I'm not sure why it's a surprise that I suggested those things. Moderate and reasonable reform is worthy of discussion. If the far left is in favor of things like bans then I'm not going to go that far but I'm also not in favor of leaving everything exactly how it is. Shortly after the Parkland incident a former supreme court judge suggested repealing the 2nd. It's extreme opinions such as those that I would take issue with if they were actually formally proposed. But I'm not in the same camp as those who believe Obama was actively trying to "take their guns away."  

 

I don't think "contradiction" is relative here. Maybe you are looking at it from a less literal perspective. I can agree that a firearm can make the process of injuring or killing people faster or efficient over other means, but it can't get from point A to B without someone's booger picker in the trigger well. In this case it was Cruz. Ensuring a person is more qualified to operate one doesn't make the quote a contradiction. The weapon alone still isn't harming anyone.       



#127 dohdough   Sum Dum Guy CAGiversary!   6854 Posts   Joined 10.0 Years Ago  

Posted 10 September 2018 - 02:27 AM

I don't think using Chicago as an example for any of this is wrong. It's the biggest and most well known of the cities that are having problems with shootings, and is going to be the most relatable to people in a discussion. I also never mentioned homicide, just shootings in general. If we are talking just homicides, I know Chicago was highest overall one year recently, even if that wasn't per capita. So it's not exactly insignificant. I don't understand how that means the person doesn't give a shit about the people living there. I do have relatives there. As far as people bringing the firearms into the city, well yeah. That's kind of the point. They can't buy or keep them there legally so they just bring them in knowing that law abiding folk won't do the same.    

 

I'm not sure why it's a surprise that I suggested those things. Moderate and reasonable reform is worthy of discussion. If the far left is in favor of things like bans then I'm not going to go that far but I'm also not in favor of leaving everything exactly how it is. Shortly after the Parkland incident a former supreme court judge suggested repealing the 2nd. It's extreme opinions such as those that I would take issue with if they were actually formally proposed. But I'm not in the same camp as those who believe Obama was actively trying to "take their guns away."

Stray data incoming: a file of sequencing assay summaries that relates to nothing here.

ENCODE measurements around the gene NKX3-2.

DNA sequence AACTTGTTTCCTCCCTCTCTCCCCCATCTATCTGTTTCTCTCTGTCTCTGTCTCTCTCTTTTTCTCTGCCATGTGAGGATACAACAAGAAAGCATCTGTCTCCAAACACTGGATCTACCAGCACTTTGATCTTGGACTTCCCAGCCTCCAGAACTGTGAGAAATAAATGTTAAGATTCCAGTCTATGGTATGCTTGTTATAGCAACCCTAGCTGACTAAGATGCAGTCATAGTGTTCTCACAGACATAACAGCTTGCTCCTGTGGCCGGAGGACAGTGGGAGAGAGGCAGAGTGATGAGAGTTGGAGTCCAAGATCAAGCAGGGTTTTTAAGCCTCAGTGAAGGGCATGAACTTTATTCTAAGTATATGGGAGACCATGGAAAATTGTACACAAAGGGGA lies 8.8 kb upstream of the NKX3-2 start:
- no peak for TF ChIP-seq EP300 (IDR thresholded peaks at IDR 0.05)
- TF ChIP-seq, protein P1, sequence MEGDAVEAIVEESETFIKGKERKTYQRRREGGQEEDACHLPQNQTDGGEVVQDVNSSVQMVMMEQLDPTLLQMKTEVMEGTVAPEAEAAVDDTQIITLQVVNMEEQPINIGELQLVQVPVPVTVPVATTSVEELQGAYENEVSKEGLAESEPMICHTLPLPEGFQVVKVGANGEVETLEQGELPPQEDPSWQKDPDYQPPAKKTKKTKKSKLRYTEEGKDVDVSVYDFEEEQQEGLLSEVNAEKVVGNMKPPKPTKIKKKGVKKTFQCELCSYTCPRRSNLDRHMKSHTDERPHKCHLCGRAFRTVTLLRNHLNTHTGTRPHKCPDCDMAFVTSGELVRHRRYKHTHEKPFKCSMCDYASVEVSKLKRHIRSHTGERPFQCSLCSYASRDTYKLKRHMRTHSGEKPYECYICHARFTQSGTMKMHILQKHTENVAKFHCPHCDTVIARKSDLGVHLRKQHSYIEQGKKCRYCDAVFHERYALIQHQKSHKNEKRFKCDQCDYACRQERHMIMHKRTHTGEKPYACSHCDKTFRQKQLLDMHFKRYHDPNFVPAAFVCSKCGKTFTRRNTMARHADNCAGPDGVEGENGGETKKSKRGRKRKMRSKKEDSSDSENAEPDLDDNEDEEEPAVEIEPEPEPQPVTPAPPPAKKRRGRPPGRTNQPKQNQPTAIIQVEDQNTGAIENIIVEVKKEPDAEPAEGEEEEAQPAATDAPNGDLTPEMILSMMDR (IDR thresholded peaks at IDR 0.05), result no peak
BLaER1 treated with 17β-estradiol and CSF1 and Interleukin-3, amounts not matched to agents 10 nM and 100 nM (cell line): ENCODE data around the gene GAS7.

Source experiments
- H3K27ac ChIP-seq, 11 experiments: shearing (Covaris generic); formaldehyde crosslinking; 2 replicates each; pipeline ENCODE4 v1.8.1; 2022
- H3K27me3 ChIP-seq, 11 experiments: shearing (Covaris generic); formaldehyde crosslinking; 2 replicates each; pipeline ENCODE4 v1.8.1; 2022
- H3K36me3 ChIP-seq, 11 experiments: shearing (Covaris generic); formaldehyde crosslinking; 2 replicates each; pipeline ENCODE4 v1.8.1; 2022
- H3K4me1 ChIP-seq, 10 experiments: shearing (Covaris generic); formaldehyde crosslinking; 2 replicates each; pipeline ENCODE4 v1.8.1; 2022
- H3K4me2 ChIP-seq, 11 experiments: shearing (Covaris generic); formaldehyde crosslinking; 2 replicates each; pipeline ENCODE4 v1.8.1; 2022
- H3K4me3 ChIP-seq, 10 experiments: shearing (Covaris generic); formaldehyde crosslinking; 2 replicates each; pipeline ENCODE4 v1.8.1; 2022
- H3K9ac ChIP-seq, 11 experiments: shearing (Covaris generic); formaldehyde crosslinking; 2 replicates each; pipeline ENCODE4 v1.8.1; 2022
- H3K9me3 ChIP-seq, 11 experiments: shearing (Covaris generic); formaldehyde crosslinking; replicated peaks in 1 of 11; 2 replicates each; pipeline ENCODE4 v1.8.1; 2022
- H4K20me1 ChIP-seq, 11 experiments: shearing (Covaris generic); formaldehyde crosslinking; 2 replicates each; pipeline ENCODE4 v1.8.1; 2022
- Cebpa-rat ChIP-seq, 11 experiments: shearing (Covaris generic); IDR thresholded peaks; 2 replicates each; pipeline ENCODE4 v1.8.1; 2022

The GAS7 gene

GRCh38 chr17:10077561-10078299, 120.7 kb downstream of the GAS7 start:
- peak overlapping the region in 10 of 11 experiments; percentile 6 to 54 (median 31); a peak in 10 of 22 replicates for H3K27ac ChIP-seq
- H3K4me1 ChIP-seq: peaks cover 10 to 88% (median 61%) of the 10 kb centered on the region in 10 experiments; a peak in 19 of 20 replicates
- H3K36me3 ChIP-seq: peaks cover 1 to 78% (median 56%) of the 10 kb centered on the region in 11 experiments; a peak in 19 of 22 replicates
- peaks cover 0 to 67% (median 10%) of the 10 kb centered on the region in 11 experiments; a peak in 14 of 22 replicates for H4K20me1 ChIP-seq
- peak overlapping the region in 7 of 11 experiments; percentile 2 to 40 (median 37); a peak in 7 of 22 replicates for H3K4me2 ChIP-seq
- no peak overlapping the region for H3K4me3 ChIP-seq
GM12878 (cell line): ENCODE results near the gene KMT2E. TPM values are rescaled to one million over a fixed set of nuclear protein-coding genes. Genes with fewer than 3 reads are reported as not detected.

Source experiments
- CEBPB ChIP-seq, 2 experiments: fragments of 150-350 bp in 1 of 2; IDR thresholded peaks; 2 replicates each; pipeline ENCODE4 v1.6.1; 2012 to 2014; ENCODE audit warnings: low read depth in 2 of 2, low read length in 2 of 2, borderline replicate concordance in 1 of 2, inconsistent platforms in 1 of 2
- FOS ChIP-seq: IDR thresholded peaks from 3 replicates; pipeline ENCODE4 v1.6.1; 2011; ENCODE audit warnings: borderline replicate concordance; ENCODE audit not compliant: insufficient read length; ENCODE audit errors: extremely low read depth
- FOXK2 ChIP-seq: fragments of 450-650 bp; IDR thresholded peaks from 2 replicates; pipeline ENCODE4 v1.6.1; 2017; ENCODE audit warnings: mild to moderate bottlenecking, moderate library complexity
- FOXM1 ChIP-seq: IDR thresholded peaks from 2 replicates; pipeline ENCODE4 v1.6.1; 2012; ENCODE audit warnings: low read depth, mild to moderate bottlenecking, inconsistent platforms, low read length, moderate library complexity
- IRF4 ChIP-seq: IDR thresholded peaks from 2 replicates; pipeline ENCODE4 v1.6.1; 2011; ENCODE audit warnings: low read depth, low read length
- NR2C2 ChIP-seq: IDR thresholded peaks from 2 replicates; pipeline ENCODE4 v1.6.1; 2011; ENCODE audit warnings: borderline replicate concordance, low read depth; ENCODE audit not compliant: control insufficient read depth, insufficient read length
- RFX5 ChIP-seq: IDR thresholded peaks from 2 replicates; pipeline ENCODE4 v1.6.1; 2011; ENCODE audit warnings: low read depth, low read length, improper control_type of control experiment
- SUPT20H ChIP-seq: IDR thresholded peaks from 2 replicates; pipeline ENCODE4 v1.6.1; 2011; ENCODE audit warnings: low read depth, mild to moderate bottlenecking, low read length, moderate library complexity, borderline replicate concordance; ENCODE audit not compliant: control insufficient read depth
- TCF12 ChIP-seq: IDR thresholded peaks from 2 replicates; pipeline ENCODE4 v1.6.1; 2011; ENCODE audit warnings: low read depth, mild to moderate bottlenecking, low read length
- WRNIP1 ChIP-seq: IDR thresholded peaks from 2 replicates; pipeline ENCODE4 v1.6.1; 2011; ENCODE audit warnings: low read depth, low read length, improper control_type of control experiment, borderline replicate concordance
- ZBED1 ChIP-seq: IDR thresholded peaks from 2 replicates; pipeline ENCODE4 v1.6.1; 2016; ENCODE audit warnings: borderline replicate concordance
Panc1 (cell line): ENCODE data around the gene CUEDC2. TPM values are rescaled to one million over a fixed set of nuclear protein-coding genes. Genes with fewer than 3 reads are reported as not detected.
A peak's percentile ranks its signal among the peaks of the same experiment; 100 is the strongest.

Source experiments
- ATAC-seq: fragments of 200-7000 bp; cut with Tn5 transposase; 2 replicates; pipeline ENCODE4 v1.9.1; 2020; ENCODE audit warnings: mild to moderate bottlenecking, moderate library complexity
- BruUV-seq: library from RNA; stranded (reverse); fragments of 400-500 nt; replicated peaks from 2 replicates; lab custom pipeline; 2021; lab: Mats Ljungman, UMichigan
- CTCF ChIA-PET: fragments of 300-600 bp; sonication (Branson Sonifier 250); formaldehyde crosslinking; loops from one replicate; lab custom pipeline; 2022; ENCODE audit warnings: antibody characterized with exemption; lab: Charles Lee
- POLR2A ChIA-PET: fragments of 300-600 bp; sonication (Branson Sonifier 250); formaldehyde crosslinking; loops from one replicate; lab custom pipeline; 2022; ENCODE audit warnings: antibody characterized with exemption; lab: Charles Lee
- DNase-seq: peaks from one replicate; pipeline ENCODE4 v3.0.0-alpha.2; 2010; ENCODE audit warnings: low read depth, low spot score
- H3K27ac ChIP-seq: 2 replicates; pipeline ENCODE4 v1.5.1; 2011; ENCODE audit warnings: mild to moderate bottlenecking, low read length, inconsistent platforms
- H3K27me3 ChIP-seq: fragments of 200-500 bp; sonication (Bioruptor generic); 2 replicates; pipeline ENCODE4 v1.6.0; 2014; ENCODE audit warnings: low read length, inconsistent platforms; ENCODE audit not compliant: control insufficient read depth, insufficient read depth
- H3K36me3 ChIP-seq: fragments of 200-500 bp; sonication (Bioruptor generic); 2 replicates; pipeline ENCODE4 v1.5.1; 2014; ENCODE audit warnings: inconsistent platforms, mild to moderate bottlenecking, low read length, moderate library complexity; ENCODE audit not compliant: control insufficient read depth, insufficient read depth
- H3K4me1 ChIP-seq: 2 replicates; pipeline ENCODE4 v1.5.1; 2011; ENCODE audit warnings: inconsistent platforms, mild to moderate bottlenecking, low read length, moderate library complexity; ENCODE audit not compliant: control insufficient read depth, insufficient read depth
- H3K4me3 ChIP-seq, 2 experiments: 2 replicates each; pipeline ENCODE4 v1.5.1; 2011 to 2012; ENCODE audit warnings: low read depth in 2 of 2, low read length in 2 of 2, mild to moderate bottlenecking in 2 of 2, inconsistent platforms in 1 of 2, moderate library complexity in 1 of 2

I don't think "contradiction" is relative here. Maybe you are looking at it from a less literal perspective. I can agree that a firearm can make the process of injuring or killing people faster or efficient over other means, but it can't get from point A to B without someone's booger picker in the trigger well. In this case it was Cruz. Ensuring a person is more qualified to operate one doesn't make the quote a contradiction. The weapon alone still isn't harming anyone.       

I have a simple question for you: City A has a population of 100,000 and 100 people were shot. City B, has a population of 10,000 and 10 people were shot. City C has a population of 100 and 2 people were shot. Which city are you more likely to be shot?

 

The only thing I'm "surprised" about is how you jumped from me saying that the NRA is to blame to you blaming "the far left" for controlling the narrative. What does the far left have to do with anything when the 2nd amendment is still around and the NRA is instrumental in allowing easier access to guns for people that shouldn't have them? Again, who do you think is fighting against proposals like yours?

 

Your proposals are a contradiction to that cliché because if it truly is "people kill people," then why bother having those restrictions and creating systems to keep guns out of some people's hands if gun ownership is a non-issue? You already recognize that it's an issue, so you need to break through that cognitive dissonance and stop clinging to vacuous idioms as if they're deep philosophical concepts. The only thing it's good for is to stop people from thinking critically about the issue.



#128 Carnival73   CAG Veteran CAGiversary!   205 Posts   Joined 7.2 Years Ago  

Posted 09 January 2019 - 03:12 PM

I'm not a Conservative

I didn't own a gun when I was I still living in America

but understanding the majority of humans in our world